Are you sure you’re in the right classroom?

Question from Pete:
Hey, um, what’s the length of an Oleic Acid Molecule?

Answer by SmartLX:
1.97 nanometres by 0.5 nanometres. The accepted dimensions are provided here, along with a popular chemistry experiment that allows you to estimate them for yourself.

It’s possible that you’re going to follow up with an argument for God based on the apparent uncertainty of the things we “know” from science, so go ahead if you’re going to. Otherwise, I hope I helped with your homework.

Ask from the Past: What makes science and history more true than religion?

“Once you stop looking for absolute certainty, you start to judge these things on their actual merit.”

(When the archived ATA site was restored, a short list of unanswered questions was found in the approval queue. I’m answering them here in Ask from the Past, and this is the last one.)

Question from Nym:
Hello.

I was recently in a debate against something on the topic of religion (namely, Christianity) vs science. I was debating for the scientific side. It was going well, but then he brought up a couple of questions that I didn’t know how to respond to.

1. What makes science so accurate?

Here, he was explaining to me how science is “proven wrong a lot more than Christianity is.” He brings up the example where he claims that the Bible says the world is spherical (he says the word used in Hebrew means “spherical”), whereas science didn’t prove this until much later. He later goes on to say that since science is proven wrong so many times, how can we accept it as truth? I explain that we can’t completely prove anything, but then he says why we should accept science over religion if it is sometimes wrong. His final statement regarding this part of the debate is “[One] should spend less time arguing why religion is wrong and more time arguing why science is accurate.” The one thing I did not want to fall back on is the word “faith.” I mean we can reproduce experiments and get similar results, but how do we know that this is really the true nature behind what we are observing? The scientific method does exist so that it can adjust when something is proven wrong, but we can’t really be certain when we’ve reached the pinnacle of truth.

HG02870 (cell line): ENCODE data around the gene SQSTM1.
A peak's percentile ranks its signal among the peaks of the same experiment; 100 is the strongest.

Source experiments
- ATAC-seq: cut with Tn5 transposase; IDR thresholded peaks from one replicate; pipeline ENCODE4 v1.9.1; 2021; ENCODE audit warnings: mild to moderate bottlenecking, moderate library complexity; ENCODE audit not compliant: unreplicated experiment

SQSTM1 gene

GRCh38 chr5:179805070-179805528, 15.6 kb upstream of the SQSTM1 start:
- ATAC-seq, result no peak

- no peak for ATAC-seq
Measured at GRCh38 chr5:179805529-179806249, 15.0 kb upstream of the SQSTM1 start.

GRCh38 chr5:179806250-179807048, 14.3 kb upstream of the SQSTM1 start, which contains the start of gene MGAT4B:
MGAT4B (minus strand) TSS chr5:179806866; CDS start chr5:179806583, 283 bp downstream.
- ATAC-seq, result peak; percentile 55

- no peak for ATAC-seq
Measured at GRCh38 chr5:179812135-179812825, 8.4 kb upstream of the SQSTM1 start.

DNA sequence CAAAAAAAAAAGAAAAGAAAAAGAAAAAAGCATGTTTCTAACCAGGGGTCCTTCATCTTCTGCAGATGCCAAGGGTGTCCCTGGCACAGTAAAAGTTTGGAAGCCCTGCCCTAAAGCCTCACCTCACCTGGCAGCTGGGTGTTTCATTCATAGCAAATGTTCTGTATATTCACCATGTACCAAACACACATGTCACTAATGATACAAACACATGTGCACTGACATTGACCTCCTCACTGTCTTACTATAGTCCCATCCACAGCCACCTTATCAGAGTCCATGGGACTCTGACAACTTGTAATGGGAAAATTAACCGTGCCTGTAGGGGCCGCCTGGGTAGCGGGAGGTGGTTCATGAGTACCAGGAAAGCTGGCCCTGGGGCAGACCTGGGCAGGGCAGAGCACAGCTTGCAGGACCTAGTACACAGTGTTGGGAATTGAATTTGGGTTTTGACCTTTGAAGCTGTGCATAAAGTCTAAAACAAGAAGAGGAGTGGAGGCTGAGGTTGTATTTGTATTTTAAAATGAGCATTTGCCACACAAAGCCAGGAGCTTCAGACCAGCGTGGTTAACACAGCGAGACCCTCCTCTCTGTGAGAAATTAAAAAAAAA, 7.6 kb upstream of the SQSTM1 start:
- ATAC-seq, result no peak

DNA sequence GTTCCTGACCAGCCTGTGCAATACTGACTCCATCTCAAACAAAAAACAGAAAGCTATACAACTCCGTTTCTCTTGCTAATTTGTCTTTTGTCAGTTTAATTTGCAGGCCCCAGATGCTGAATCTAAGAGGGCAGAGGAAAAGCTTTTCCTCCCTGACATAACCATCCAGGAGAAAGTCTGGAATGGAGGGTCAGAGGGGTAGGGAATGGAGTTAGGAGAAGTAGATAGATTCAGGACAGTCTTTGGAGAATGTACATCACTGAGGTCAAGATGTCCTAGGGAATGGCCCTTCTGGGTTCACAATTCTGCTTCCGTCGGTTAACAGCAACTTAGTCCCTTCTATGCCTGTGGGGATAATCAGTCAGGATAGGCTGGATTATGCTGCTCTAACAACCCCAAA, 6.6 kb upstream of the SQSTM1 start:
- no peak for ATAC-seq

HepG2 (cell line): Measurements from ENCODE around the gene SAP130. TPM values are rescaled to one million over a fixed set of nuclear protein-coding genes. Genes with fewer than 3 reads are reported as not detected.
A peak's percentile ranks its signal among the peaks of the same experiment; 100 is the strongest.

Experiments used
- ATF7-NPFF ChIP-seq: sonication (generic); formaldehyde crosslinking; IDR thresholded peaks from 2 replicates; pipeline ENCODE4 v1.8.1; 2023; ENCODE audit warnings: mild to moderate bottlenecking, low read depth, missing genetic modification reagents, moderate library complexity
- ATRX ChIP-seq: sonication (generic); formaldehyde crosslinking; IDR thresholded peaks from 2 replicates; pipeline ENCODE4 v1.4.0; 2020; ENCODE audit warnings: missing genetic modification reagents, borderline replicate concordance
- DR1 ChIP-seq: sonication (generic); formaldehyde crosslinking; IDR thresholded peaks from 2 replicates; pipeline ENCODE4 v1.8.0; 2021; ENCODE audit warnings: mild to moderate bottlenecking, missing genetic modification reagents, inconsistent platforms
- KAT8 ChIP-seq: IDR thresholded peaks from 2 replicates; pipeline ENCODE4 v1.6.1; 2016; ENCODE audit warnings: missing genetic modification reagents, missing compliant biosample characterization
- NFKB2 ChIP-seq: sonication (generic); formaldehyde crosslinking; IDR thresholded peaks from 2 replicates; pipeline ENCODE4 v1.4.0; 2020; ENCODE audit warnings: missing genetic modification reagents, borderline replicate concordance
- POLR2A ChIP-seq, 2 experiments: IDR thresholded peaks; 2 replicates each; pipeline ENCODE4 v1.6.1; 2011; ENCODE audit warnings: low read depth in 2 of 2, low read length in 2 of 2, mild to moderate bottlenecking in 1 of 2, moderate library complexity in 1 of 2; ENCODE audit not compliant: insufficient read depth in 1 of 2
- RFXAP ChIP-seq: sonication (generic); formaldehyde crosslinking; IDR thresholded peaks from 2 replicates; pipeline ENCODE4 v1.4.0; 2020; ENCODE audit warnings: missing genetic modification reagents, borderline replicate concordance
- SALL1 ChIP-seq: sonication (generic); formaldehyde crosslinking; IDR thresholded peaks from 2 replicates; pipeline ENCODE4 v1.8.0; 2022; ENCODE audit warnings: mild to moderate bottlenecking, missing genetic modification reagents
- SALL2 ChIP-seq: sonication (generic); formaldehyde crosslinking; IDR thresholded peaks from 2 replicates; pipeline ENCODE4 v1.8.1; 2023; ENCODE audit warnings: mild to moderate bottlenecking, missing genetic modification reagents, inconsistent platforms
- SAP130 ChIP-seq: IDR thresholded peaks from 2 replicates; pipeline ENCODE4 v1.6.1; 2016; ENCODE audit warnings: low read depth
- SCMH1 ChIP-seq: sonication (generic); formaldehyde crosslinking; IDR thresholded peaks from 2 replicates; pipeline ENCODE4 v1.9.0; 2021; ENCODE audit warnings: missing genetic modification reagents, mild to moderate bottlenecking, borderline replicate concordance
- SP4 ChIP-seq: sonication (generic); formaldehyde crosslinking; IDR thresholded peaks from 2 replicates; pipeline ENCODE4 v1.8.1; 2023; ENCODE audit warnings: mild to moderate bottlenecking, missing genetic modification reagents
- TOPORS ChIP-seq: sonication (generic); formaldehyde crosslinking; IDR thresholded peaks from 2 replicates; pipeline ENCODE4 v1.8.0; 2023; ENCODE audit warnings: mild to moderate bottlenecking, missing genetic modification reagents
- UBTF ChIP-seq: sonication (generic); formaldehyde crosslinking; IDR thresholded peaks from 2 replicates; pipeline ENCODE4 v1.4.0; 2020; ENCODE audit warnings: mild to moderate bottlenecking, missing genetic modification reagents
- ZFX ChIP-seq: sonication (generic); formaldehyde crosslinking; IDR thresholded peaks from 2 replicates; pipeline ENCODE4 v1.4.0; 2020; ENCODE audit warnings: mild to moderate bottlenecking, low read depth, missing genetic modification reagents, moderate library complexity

2. Is believing in history not the same as believing in religion?

I brought up how Jesus’ existence is disputable, using the 40 year gap between his supposed death and the story of Saul of Tarsus; how there was no historical account of Jesus in that gap of time. He rebuttals, “They were all persecuted.” I couldn’t respond to this one. Any more explanations I could use would be very helpful.

Something else he said included “How can you believe anything in history over the Bible?” I see where he was getting at. For example, how can we prove that Napoleon existed? History says that he did, but what can do to prove that? We may have historical accounts of people who were supposedly there during that period, but how do know if those are reliable; at least, any more reliable than accounts in the Bible? We can’t really prove anything other than what we observe, and even then, who’s to say that our eyes don’t deceive us?

Thank you very much for reading.

Answer:
A lot of apologists think of using the “historical” Jesus and Biblical ties to modern science as bringing out the big guns. They’re tough to rebut if you don’t have the answers on you, especially if you’re not familiar with the Bible quotes they use.